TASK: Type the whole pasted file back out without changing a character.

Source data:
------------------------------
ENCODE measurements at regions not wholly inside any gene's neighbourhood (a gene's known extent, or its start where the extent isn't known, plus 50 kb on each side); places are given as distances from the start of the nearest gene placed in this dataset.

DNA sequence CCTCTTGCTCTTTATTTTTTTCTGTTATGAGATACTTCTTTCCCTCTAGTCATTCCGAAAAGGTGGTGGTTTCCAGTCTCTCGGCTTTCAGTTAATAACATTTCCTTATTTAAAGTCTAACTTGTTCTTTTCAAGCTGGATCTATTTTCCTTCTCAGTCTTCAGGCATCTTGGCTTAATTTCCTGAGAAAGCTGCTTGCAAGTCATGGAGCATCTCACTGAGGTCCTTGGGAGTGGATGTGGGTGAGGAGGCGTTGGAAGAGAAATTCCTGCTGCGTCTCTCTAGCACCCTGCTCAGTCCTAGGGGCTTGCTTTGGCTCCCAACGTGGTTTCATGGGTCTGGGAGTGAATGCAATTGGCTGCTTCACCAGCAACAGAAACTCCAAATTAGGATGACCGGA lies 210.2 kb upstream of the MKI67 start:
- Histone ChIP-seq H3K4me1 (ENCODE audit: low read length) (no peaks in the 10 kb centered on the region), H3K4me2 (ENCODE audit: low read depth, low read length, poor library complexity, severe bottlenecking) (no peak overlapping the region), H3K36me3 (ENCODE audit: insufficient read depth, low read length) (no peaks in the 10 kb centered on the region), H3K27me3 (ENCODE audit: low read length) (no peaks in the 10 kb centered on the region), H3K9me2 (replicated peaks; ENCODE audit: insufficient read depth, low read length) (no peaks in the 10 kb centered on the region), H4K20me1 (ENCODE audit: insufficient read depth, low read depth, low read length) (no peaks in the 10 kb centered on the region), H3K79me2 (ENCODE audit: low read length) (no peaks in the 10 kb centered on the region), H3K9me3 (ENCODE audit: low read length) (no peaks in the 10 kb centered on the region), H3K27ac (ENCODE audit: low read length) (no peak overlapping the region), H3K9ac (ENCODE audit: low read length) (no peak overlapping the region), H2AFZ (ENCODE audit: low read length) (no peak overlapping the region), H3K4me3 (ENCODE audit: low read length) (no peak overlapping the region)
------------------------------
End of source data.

ENCODE measurements at regions not wholly inside any gene's neighbourhood (a gene's known extent, or its start where the extent isn't known, plus 50 kb on each side); places are given as distances from the start of the nearest gene placed in this dataset.

DNA sequence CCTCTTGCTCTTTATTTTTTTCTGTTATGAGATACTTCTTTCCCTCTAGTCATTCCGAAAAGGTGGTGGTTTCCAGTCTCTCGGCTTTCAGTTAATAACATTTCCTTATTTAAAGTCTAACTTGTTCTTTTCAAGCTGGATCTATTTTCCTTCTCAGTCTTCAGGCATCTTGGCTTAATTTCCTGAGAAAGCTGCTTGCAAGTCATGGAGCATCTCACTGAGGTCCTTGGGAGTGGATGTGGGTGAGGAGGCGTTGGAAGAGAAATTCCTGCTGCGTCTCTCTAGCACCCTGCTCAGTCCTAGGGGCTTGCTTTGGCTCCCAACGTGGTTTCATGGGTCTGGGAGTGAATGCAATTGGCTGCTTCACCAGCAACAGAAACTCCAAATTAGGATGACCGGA lies 210.2 kb upstream of the MKI67 start:
- Histone ChIP-seq H3K4me1 (ENCODE audit: low read length) (no peaks in the 10 kb centered on the region), H3K4me2 (ENCODE audit: low read depth, low read length, poor library complexity, severe bottlenecking) (no peak overlapping the region), H3K36me3 (ENCODE audit: insufficient read depth, low read length) (no peaks in the 10 kb centered on the region), H3K27me3 (ENCODE audit: low read length) (no peaks in the 10 kb centered on the region), H3K9me2 (replicated peaks; ENCODE audit: insufficient read depth, low read length) (no peaks in the 10 kb centered on the region), H4K20me1 (ENCODE audit: insufficient read depth, low read depth, low read length) (no peaks in the 10 kb centered on the region), H3K79me2 (ENCODE audit: low read length) (no peaks in the 10 kb centered on the region), H3K9me3 (ENCODE audit: low read length) (no peaks in the 10 kb centered on the region), H3K27ac (ENCODE audit: low read length) (no peak overlapping the region), H3K9ac (ENCODE audit: low read length) (no peak overlapping the region), H2AFZ (ENCODE audit: low read length) (no peak overlapping the region), H3K4me3 (ENCODE audit: low read length) (no peak overlapping the region)